Immediately after being given a short presentation about “behavior” by an admissions councilor, we were stuck on a tour bus with a few current students as a guide and whisked off for an evening out in downtown Denver. We ate dinner at a place called bd’s where you pile raw food onto a plate, right before handing it over to a man at a giant round grill who tosses it up and cooks it with two metal poles slightly resembling swards. We then walked to get ice cream at a popular local hangout. One thing that stuck me about an evening at a college campus was the 24/7 access to food. That stuff was literally everywhere. After dinner and ice cream, we went back to find they had set out more for free food for students on the campus from food trucks as part of a “healthy habits” type campaign. Around two am, one of the students I was hanging with ended up doing a Voodoo Doughnut run for everyone. For those of you who aren’t familiar with Voodoo Doughnuts, they are pretty much the most delicious things  on the planet and therefor a famous Denver favorite for locals. I completely understand why “the freshman 15” exists now.

As the night went on, I met more people then I could possibly remember. It was odd to end up being so comfortable with people I have never even met. The atmosphere was so awesome, it seemed that (unlike high school) people did not care about cliques or pre-set social groups. If you were open to having a good time, they would include anyone. I chose to stay sober for a couple reasons, including that I did not actually know anyone around me and therefore did not trust everyone. Still, no one seemed to care and the easy going atmosphere was contagious.

My room mate and I ended up heading to bed around three am. Outside the window and in the hallway I could hear the drunk students returning from parties. But right as I was about to fall asleep, one of my roommate’s friends started knocking on her  door singing “Do you wanna build a snow man?” as loud as his lungs would allow. Beside the fact it nearly gave me a heart attack, when the door came crashing open from his weight, it was still hilarious. It turns out that her door did not always close properly.

After breakfast and a quick sample lecture from a college professor, the visit wrapped its self up. Driving back home, I realized that I only had two hours to shower and get ready before another awesome night out in Downtown Denver. There is something amazing about that city, so bright, electric, and modern.

I was meeting up with two of my closest friends and we had tickets to the Colorado Symphony Orchestra’s performance of Danny Elfman’s famous music scores in Tim Burton’s films. It was actually one of my friend’s homework assignment to go see the performance because her college professor was a member of the orchestra, and she invited us to join her.

As we walked into the theater, my friend said something which I will never ever let him live down. On display were lots of violins carefully hand painted with different scenes. All of a sudden he just randomly blurted out “look at all the mini guitars!”  It was so loud that people in a ten feet radius turned to look and give him angry glares. My friend and I were laughing so hard that we were barely able to give him a little friendly reminders that they were violins, not guitars. Once he noticed his little “blonde moment” he turned an nice shade of bright bubblegum pink. If he ever happens to read this post, he may never speak to me again. But I am willing to take that risk.

To be entirely honest, we looked damn fine that evening. Dressed like movie stars, we walked down the street laughing and having an amazing time as usual. We had no idea what an awesome treat we were in for.

That night I discovered an amazing violinist by the name of Sandy Cameron. To be entirely honest her skills rival those of the other well known artist Lindsey Stirling. As a violinist myself, I am extremely jealous of her skills as a musician.  Very few people are born with the natural ability that she has.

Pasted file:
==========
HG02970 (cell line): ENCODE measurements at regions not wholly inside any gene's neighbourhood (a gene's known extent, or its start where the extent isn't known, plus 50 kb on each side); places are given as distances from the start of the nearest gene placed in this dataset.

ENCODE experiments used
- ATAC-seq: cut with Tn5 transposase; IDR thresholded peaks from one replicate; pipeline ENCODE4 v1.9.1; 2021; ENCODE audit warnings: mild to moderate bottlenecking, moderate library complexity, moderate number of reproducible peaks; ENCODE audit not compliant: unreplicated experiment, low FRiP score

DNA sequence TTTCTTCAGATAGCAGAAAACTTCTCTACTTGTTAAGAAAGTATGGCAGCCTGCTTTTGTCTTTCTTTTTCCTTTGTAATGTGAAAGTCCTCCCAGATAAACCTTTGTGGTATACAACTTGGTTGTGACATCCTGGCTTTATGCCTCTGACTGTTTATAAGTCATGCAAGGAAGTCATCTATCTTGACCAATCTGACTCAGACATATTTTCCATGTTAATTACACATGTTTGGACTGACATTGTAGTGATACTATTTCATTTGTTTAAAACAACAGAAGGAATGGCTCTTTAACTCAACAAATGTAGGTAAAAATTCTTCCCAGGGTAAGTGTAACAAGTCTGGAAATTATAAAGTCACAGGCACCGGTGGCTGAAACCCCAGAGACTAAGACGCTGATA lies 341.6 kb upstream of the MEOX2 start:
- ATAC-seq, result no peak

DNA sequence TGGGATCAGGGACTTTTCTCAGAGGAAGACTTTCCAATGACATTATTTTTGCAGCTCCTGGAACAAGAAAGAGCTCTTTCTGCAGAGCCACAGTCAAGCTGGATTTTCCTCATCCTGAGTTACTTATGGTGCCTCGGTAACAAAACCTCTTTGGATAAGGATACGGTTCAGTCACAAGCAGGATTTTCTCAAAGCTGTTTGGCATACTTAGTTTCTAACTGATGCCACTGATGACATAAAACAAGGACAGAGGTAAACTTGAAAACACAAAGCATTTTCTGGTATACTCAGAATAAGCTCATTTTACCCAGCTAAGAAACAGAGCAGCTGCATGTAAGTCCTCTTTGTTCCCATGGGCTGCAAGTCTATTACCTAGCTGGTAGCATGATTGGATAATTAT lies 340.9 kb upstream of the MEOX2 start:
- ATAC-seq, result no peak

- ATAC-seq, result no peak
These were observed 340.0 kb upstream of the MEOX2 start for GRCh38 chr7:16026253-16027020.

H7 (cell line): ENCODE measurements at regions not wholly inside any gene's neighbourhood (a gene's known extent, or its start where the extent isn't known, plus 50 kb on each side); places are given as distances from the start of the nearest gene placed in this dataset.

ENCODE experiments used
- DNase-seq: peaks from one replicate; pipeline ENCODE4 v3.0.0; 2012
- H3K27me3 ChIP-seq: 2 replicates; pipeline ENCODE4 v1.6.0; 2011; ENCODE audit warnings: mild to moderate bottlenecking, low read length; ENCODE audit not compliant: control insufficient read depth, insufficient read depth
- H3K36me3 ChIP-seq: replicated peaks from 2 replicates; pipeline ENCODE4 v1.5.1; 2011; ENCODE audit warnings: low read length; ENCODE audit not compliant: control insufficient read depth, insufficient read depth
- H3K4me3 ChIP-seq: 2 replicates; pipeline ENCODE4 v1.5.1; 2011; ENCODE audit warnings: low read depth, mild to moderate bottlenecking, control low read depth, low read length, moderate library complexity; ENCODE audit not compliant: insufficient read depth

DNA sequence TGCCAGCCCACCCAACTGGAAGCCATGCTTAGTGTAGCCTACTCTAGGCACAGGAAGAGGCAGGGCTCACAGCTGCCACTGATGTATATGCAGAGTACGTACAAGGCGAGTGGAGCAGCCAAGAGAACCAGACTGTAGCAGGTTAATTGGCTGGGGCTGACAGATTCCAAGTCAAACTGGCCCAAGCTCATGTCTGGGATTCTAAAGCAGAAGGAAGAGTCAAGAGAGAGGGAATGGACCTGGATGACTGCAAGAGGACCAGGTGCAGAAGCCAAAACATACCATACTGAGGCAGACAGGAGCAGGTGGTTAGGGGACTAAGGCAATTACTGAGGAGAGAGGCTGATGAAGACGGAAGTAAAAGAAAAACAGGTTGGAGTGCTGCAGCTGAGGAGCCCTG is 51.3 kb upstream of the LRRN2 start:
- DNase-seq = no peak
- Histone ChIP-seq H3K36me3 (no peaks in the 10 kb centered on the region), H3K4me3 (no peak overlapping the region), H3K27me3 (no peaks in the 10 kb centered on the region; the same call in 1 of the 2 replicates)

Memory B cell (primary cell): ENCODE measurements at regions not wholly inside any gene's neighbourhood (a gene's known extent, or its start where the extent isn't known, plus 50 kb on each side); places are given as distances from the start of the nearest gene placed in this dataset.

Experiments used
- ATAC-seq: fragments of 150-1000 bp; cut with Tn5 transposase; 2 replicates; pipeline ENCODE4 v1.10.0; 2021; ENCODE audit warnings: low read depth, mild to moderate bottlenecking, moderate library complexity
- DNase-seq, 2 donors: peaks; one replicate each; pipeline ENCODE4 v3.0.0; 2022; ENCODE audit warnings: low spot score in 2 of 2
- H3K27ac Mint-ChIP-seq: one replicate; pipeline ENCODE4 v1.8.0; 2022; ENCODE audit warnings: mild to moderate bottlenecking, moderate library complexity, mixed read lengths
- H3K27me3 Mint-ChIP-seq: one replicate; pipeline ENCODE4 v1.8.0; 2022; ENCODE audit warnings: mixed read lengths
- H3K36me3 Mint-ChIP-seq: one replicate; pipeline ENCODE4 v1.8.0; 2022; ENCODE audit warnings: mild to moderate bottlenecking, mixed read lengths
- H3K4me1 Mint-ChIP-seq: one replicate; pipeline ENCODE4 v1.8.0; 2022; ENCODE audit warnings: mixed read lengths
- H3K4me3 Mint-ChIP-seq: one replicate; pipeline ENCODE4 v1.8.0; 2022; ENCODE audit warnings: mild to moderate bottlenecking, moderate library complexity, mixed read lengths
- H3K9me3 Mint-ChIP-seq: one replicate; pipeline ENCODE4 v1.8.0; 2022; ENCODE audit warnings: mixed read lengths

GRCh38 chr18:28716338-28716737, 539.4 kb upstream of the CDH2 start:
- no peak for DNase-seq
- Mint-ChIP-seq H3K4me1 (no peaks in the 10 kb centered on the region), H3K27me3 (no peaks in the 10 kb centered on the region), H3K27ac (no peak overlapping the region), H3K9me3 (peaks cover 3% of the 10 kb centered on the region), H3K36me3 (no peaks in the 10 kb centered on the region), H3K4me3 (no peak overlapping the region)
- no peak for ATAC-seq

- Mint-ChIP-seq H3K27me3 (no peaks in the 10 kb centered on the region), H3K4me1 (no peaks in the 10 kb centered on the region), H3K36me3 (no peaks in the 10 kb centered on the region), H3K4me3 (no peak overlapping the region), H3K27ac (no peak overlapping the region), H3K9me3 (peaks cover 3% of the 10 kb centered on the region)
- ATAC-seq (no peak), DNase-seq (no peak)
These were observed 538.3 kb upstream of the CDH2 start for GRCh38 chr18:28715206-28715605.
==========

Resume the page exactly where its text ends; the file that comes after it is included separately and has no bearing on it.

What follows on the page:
After the concert we drove back to my friend’s house and decided to jump in his hot tub and just hang out. The stars seemed unusually vivid and the cool breeze was relaxing. Perhaps that was my exhaustion mixed with a feeling adrenaline from the last two days, but that moment was perfect.

Today I stayed home to accomplish homework and cuddle with my puppy. Overall, I could not have asked for a better weekend.

The Little Lithuanian

While I was quietly sitting in advanced art today, minding my own business, my peaceful day was awkwardly interrupted by the new Lithuanian foreign exchange student at my school.  It takes a decent amount of effort to pull me out of my under-caffeinated trance in my first class of the day, but she somehow managed it.

The class was dead silent until out the blue she started laughing hysterically. Some brave sole tapped her on the shoulder to ask what was so funny. She then proceed to embark on a solid twenty minuet rant about about Kim Kardashian’s Ass…. The entire class sat in horror at the words which were not- so-elegantly flowing from her mouth. Many awkward glances were exchanged before, out of the grace of God, something happened to quickly end her rant.

She was sitting by a sink when the pipes randomly started to make creaking noises, before breaking. Water began to spray from under the sink, soaking her backpack and feet. She quickly shut up and jumped out of the wet crossfire. Although it may have been mean of me, I had difficulty controlling my laughter and eventually lost the battle to curb it.

Still, this incident alone was not enough get on my nerves. Another incident happened at lunch one day. For the first time in about four days, I dedicated to say on campus for lunch. I was chatting with my friends as we sat on our little bar stools. My fiend’s bag was sitting on the floor when the exchange student decided to mosey over and pick it up before my eyes. I was watching it because she was in the restroom. Without a word or explanation, the girl began to rummage through it. I sat there in surprise before mouthing the words “WTF” aloud. She proceeded to pull everything out as I went to grab the bag. I asked her what she thought she was doing…  “I am looking for food, my lunch is a little boring today,” she said in her odd little foreign accent. I would have had sympathy for the girl if she had been hungry, maybe a refugee from a hard life back home. I do not know her background. But, she had a lunch box stuffed full of perfectly good food! There was clearly no need to steal  lunches.

Dumbfounded, I wasn’t quite sure to say in reply. I don’t care what country you are from. Rummaging through strangers bags’ isn’t exactly a social norm.

I usually make it a point to befriend foreign exchange students. It is difficult to adapt to  a new country, a new culture, a new language. I even have plenty of friends who could be considered pretty eccentric. This girls isn’t exactly easy to get along with. Still, the future may hold a reasonable explication for her behavior.